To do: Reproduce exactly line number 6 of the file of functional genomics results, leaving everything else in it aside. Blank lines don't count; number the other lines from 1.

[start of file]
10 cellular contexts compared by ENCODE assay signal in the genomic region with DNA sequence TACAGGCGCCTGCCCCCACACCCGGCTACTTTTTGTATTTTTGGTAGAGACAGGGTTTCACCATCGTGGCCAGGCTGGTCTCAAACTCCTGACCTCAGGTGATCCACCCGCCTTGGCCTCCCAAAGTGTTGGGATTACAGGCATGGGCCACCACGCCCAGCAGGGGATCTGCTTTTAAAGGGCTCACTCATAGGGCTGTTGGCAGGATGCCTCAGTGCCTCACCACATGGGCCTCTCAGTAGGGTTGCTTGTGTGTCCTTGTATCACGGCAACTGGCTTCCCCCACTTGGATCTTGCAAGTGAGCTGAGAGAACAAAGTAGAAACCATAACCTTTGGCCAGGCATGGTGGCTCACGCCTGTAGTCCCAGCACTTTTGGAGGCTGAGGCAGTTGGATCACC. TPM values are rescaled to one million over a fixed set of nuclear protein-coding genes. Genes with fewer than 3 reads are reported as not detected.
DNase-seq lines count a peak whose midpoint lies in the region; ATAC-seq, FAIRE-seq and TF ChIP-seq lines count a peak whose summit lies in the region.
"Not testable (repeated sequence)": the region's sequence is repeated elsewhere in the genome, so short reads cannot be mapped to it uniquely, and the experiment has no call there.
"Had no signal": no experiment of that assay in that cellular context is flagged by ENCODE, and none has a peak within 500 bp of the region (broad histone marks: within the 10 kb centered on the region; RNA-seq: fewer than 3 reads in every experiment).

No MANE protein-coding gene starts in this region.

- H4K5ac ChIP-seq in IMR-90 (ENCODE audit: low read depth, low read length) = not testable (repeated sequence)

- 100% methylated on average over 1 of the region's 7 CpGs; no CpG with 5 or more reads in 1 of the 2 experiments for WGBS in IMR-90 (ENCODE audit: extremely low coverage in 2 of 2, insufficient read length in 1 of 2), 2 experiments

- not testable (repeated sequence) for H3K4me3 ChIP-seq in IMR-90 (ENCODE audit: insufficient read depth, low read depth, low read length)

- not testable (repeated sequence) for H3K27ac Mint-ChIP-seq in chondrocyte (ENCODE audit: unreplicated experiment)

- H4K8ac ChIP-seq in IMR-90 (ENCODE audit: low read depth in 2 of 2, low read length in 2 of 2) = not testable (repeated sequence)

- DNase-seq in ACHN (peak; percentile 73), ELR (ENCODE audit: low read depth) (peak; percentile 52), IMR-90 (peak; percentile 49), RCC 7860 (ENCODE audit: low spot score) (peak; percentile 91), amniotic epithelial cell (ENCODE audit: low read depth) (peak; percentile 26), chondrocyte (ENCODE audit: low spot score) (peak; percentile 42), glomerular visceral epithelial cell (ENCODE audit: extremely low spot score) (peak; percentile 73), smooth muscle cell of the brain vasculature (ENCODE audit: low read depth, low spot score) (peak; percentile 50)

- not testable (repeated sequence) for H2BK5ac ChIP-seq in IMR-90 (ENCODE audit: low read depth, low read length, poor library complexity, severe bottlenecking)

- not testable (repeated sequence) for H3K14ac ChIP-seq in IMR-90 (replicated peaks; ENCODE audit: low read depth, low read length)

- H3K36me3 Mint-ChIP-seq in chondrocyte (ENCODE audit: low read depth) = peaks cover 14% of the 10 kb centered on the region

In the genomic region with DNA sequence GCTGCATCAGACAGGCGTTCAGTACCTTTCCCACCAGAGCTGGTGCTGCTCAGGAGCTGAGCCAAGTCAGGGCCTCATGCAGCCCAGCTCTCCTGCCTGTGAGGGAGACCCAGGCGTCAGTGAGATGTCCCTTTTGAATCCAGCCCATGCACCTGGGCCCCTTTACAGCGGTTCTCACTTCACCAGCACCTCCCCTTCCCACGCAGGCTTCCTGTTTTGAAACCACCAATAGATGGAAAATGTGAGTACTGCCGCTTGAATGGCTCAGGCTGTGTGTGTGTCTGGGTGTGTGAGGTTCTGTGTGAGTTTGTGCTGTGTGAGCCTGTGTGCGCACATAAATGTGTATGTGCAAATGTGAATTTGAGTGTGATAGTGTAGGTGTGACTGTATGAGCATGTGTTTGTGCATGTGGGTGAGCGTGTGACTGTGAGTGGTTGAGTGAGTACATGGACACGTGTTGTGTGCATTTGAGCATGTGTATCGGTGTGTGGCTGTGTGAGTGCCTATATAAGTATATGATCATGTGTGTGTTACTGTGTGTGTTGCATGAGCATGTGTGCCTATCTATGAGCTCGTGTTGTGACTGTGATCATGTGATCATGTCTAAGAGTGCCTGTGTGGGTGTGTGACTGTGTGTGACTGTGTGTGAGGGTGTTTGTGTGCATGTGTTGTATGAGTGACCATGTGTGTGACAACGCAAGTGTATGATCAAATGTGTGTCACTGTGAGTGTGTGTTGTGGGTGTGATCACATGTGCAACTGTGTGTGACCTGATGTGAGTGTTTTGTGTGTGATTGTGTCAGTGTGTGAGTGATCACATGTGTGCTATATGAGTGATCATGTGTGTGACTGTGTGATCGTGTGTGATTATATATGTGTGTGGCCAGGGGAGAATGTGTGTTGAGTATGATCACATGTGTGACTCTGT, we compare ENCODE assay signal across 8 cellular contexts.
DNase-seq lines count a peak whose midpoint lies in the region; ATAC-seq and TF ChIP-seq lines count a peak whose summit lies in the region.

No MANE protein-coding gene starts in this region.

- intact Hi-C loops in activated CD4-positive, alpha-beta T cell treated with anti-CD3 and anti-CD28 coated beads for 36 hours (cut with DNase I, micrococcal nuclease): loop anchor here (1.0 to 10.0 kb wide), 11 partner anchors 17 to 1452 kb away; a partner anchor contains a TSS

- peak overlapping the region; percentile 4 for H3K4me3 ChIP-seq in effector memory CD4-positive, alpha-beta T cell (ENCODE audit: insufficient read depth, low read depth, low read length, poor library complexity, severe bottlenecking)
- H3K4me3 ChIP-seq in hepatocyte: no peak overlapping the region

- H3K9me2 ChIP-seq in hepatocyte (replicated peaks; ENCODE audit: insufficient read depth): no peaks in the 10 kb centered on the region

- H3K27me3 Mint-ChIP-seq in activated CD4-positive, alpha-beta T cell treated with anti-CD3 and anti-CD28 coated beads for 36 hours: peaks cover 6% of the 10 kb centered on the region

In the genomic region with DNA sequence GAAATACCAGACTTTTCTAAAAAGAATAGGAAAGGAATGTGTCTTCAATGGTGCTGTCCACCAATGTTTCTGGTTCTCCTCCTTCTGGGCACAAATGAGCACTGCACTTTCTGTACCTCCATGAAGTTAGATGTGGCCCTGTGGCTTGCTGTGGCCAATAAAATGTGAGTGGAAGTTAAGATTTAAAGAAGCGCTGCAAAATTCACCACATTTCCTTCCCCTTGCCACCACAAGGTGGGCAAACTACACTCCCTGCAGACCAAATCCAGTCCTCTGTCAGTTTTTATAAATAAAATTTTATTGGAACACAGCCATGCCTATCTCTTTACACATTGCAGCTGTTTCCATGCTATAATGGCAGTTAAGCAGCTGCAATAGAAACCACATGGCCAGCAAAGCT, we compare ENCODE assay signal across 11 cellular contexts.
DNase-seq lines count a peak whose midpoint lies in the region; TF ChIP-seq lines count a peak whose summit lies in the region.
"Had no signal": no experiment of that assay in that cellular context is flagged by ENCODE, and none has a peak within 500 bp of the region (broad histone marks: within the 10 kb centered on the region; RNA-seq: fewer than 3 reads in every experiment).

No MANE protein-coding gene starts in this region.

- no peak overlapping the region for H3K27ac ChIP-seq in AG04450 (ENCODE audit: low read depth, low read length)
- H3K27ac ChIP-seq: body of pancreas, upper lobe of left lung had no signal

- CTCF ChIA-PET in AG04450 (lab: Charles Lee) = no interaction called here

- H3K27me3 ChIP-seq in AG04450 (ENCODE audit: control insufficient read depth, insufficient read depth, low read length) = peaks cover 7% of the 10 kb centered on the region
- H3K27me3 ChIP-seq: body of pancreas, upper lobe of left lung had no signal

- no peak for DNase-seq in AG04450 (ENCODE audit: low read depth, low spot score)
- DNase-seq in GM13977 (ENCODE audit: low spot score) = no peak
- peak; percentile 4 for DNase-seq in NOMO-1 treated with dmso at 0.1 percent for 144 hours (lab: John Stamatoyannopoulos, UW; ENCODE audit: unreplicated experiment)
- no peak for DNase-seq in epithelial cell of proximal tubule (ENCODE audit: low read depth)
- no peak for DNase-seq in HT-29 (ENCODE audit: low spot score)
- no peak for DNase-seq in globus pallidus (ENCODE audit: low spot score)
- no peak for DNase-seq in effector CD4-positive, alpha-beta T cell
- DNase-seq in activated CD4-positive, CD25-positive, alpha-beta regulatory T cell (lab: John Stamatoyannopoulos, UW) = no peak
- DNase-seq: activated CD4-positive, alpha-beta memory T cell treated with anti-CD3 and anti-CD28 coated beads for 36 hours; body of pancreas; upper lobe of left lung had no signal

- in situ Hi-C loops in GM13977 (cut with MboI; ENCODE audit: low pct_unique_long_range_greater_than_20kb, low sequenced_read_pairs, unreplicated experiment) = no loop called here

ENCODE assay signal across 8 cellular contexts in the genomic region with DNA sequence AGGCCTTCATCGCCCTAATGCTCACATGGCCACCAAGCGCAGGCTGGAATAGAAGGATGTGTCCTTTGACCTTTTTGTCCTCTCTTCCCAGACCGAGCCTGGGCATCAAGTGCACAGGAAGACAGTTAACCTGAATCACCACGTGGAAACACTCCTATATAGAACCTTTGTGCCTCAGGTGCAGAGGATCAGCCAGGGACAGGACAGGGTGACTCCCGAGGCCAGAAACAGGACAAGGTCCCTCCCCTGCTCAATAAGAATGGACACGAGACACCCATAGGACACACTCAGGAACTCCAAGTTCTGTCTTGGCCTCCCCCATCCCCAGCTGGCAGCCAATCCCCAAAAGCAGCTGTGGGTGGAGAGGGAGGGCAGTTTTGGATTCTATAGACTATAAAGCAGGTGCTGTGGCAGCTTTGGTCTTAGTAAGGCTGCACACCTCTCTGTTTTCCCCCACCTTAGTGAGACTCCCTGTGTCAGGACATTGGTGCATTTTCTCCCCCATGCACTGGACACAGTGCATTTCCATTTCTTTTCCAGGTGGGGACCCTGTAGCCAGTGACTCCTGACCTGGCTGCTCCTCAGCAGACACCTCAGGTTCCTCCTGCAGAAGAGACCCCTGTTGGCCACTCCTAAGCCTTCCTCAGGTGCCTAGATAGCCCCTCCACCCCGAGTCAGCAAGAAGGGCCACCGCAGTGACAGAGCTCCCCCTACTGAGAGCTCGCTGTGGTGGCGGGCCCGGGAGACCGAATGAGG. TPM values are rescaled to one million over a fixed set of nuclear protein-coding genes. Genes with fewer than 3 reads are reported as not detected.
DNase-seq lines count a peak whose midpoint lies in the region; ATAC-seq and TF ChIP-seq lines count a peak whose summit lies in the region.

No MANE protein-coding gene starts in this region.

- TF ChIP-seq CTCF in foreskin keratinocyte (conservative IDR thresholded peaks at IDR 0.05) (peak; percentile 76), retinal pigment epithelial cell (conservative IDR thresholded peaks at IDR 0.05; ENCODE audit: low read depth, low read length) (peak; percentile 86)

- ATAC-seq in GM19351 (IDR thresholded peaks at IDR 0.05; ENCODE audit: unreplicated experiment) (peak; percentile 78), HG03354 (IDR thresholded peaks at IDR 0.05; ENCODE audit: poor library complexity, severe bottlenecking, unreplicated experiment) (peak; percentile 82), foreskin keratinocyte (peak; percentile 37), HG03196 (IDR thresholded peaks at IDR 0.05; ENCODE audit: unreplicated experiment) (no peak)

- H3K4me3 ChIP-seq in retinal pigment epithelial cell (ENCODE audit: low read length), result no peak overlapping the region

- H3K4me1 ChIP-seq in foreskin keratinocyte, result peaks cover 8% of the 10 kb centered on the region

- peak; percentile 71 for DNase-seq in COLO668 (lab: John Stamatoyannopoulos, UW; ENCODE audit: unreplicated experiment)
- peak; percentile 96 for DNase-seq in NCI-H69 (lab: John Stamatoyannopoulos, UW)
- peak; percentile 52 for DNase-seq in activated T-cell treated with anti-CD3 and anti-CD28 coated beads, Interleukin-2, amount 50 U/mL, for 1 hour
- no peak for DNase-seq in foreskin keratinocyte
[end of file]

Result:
- H4K5ac ChIP-seq in IMR-90 (ENCODE audit: low read depth, low read length) = not testable (repeated sequence)